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Ethnic tensions lead to deadly flare-up of violence in Kosovo

Reuters

Masked Serb extremists set the Serbia-Kosovo border crossing on fire in Jarinje on July 27. Ethnic Serbs set fire to a border crossing post in northern Kosovo on Wednesday after Kosovo's government said it had regained control of that station and one other, officials said. Oliver Ivanovic, Serbia's state secretary for Kosovo, said no one was hurt, but voiced concern about further violence.

Armend Nimani / AFP - Getty Images

Members of Kosovo police carry the coffin of their late colleague Enver Bajrami during his funeral ceremony in the village of Dubovc on July 27. The policeman was shot and killed on Tuesday in the ethnically divided town of Mitrovica.

Armend Nimani / AFP - Getty Images

Kosovo Albanians attend a funeral ceremony for police officer Enver Zymberi on July 27.

Reuters reports:

A deadly flare-up of violence in Kosovo's Serbian-populated north has sent tensions with Belgrade soaring and prompted a stern intervention from the European Union.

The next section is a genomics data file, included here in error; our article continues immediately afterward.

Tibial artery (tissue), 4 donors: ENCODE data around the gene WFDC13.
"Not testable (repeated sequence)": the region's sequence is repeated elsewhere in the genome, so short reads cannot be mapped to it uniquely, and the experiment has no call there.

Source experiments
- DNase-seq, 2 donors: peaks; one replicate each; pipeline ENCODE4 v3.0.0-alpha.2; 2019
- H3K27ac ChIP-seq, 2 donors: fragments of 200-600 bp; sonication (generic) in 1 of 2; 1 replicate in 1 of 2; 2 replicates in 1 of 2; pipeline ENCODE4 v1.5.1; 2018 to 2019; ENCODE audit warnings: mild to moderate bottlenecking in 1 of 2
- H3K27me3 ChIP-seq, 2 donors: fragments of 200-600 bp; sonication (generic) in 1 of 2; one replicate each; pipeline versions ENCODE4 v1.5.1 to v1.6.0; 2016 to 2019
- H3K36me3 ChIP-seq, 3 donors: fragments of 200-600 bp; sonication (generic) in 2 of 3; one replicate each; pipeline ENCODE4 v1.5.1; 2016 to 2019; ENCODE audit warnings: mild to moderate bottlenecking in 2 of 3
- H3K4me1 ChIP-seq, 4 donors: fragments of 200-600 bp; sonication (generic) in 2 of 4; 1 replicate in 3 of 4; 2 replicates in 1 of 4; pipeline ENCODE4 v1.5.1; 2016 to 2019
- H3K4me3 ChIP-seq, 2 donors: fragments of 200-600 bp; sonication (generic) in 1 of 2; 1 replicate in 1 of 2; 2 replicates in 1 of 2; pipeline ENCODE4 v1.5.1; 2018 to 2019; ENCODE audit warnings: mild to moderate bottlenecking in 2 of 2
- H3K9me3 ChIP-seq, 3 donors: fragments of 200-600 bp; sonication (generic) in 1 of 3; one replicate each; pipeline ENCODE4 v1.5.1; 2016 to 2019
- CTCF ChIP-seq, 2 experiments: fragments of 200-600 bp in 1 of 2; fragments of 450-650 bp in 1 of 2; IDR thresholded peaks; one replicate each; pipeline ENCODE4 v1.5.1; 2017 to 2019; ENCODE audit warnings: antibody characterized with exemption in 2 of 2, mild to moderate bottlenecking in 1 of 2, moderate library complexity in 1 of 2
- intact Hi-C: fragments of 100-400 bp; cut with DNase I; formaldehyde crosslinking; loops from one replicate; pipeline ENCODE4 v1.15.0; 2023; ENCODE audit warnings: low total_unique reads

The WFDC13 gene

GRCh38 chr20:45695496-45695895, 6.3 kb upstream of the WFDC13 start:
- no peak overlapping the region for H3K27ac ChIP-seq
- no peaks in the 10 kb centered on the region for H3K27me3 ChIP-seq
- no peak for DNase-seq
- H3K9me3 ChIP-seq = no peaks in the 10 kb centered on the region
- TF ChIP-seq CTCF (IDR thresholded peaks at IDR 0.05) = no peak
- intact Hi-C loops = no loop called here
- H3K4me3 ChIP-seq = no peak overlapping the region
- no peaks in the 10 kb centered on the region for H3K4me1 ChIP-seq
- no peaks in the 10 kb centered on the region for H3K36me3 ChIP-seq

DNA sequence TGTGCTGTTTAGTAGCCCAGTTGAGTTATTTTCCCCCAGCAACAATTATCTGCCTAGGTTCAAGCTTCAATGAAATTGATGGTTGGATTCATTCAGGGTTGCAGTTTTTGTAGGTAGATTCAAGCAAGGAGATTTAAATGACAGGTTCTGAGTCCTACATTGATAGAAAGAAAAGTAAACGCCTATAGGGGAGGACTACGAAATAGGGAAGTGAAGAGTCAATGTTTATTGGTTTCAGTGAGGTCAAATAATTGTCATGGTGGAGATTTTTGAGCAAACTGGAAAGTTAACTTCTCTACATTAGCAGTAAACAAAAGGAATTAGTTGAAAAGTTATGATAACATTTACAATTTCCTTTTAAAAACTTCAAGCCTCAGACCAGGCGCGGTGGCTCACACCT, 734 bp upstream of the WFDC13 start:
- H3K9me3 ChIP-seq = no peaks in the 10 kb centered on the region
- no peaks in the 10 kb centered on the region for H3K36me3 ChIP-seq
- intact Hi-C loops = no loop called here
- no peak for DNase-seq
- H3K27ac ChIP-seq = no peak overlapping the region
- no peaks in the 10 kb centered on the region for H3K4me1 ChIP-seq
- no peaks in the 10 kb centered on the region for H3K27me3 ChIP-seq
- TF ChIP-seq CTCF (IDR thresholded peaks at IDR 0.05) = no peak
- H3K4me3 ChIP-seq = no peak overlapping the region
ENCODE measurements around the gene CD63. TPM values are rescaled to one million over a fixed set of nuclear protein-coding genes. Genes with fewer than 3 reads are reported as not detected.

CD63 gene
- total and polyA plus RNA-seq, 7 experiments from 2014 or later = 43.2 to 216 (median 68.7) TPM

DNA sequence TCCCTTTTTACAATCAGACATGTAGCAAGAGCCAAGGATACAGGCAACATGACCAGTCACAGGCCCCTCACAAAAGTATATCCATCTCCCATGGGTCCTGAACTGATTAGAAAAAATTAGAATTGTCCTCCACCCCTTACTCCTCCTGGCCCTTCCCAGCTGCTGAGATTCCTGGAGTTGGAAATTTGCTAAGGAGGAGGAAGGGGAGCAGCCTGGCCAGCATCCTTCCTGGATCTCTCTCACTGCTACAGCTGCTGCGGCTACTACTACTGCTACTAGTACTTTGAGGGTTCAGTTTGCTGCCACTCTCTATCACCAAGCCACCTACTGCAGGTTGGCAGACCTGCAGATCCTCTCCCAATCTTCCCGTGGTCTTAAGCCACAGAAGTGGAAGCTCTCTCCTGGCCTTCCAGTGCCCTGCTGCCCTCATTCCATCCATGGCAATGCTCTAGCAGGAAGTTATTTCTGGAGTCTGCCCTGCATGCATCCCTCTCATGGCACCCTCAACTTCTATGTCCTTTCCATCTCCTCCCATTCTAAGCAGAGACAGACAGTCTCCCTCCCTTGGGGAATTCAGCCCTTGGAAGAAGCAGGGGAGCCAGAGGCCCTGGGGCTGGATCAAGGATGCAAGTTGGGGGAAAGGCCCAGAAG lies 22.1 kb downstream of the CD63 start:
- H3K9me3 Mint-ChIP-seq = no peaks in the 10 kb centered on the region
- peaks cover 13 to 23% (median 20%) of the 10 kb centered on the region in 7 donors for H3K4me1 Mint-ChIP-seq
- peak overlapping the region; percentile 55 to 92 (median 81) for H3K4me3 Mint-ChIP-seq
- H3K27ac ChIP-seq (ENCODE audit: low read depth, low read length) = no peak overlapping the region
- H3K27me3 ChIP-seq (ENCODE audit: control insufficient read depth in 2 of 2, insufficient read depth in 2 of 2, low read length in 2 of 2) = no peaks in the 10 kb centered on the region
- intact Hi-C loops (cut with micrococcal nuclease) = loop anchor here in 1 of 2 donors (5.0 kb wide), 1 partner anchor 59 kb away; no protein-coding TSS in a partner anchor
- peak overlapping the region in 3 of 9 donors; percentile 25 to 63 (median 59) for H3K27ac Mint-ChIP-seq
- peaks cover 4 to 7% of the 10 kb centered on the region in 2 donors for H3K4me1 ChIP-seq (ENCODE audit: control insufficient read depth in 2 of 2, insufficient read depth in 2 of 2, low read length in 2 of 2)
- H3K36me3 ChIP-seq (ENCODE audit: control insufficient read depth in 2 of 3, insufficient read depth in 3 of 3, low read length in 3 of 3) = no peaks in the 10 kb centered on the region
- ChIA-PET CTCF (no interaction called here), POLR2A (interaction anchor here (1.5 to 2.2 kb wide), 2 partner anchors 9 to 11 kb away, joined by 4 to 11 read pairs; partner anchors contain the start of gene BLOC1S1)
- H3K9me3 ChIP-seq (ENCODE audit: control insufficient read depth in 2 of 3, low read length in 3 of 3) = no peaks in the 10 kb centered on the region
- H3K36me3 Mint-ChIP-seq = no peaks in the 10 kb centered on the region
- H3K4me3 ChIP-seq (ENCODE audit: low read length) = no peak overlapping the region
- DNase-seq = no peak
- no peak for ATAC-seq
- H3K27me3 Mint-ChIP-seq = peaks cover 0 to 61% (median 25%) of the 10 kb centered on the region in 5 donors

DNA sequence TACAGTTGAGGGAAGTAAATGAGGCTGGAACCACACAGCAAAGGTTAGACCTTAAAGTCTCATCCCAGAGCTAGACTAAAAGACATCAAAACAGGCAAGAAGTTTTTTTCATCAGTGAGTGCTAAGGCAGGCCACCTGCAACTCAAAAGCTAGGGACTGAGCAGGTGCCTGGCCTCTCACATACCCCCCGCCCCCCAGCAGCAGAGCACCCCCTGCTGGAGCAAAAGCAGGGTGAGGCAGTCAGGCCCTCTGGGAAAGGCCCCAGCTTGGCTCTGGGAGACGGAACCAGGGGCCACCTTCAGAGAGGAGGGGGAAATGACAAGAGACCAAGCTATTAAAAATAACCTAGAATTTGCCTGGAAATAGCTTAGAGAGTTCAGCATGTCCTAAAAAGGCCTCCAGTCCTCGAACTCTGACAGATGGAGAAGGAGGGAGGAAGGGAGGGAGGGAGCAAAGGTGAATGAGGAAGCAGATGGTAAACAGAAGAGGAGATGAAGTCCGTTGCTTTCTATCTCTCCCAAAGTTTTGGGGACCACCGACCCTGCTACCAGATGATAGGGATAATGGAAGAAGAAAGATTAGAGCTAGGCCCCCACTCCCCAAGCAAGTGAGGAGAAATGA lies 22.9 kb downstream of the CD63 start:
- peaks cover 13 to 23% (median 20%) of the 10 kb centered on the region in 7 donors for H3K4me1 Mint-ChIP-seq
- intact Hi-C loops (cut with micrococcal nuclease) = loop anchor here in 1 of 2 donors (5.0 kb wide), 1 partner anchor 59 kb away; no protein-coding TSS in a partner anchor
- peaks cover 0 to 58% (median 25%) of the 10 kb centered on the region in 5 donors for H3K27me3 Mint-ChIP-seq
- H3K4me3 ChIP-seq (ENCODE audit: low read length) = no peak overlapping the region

Kosovo, which has a 90 percent ethnic Albanian majority, sent special police units on Monday to take control of northern border crossings and enforce a ban on imports from Serbia -- retaliation for its block on Kosovo's exports.

Kosovo declared independence from Serbia in 2008 but Belgrade does not recognize the move and the 60,000 Serbs who live in northern Kosovo still consider Belgrade their capital.

One Kosovo police officer was shot in the head and died on Tuesday in a clash with local Serbs. On Wednesday, armed Serbs attacked and burned down the Jarinje border post and fired at members of NATO's KFOR peacekeeping force. Continue reading.